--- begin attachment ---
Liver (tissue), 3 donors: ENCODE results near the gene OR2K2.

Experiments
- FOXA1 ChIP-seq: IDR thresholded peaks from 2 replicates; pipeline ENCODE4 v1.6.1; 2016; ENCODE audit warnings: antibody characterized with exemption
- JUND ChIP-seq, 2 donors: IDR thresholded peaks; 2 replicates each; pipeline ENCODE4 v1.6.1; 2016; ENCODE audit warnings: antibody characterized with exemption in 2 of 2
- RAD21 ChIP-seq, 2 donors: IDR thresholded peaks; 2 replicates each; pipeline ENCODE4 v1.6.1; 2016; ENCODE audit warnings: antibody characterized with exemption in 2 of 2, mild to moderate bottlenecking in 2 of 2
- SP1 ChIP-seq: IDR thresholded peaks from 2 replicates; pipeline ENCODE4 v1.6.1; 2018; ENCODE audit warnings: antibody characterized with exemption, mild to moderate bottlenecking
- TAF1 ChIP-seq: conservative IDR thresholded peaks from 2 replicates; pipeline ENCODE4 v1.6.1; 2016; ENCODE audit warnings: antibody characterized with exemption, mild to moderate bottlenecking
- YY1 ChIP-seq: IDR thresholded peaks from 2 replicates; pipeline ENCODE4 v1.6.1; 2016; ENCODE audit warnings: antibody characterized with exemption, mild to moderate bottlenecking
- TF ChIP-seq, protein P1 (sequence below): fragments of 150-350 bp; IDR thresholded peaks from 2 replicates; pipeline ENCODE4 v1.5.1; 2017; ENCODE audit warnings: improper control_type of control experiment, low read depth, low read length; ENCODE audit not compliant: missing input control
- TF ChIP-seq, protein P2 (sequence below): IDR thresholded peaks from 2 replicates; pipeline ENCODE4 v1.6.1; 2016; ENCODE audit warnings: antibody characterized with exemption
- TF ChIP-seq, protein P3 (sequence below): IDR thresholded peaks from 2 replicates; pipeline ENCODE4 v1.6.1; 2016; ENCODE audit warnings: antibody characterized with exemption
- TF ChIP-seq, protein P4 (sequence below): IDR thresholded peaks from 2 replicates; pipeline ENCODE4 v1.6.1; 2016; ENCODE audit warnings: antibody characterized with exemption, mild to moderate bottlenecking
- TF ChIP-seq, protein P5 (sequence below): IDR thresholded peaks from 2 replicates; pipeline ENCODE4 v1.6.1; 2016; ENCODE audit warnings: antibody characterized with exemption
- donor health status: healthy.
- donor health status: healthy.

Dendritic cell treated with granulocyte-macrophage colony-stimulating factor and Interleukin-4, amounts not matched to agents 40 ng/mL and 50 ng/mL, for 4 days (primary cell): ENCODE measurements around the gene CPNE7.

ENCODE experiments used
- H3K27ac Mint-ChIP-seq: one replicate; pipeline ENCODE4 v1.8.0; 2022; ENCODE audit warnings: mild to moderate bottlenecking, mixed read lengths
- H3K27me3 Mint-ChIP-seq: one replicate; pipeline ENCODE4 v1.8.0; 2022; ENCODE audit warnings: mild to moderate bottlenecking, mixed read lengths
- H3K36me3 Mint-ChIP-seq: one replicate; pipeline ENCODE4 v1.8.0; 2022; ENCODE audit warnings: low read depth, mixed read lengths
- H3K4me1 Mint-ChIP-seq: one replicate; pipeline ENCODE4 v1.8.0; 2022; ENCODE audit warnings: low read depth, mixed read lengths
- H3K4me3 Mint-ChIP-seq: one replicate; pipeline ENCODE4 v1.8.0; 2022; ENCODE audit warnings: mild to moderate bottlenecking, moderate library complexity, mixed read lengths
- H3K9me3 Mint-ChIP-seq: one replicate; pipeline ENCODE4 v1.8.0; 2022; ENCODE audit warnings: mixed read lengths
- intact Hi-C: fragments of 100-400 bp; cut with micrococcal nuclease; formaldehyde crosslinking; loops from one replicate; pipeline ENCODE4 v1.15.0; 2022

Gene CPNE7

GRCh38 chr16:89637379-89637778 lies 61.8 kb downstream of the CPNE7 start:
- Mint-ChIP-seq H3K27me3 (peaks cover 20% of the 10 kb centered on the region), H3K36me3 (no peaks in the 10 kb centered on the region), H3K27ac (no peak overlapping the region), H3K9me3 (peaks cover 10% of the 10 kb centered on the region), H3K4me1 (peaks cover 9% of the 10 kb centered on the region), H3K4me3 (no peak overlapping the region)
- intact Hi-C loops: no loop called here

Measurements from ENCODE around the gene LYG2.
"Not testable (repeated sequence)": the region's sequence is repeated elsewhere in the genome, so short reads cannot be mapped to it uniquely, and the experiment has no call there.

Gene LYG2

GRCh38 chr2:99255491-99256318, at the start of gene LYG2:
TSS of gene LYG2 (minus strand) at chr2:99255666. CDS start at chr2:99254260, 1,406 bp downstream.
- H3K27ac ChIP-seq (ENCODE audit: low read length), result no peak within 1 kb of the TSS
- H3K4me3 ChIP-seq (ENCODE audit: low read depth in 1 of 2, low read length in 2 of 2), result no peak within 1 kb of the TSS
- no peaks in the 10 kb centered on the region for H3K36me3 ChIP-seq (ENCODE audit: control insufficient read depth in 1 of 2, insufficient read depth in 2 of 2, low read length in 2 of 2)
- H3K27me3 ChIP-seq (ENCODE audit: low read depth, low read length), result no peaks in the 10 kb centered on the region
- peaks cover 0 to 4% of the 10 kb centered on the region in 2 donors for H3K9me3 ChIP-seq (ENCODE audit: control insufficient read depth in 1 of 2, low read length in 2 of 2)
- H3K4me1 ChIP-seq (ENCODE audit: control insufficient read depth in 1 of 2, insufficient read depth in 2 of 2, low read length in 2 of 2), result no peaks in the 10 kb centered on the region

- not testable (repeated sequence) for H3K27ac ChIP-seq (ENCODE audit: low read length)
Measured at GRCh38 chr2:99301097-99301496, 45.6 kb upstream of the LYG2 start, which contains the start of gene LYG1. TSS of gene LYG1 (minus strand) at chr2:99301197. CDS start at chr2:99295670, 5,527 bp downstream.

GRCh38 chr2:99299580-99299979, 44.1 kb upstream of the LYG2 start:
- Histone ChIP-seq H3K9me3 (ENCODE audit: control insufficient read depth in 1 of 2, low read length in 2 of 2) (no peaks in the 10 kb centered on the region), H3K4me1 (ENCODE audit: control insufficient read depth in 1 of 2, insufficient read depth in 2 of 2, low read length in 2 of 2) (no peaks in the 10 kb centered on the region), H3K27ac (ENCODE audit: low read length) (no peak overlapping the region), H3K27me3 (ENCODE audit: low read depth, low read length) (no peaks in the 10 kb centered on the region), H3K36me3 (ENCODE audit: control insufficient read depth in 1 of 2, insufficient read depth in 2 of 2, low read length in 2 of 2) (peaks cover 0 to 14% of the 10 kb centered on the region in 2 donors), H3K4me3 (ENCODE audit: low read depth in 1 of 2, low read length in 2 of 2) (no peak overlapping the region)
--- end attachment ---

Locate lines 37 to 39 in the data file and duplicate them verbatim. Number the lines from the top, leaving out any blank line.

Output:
- H3K27me3 ChIP-seq (ENCODE audit: low read depth, low read length), result no peaks in the 10 kb centered on the region
- peaks cover 0 to 4% of the 10 kb centered on the region in 2 donors for H3K9me3 ChIP-seq (ENCODE audit: control insufficient read depth in 1 of 2, low read length in 2 of 2)
- H3K4me1 ChIP-seq (ENCODE audit: control insufficient read depth in 1 of 2, insufficient read depth in 2 of 2, low read length in 2 of 2), result no peaks in the 10 kb centered on the region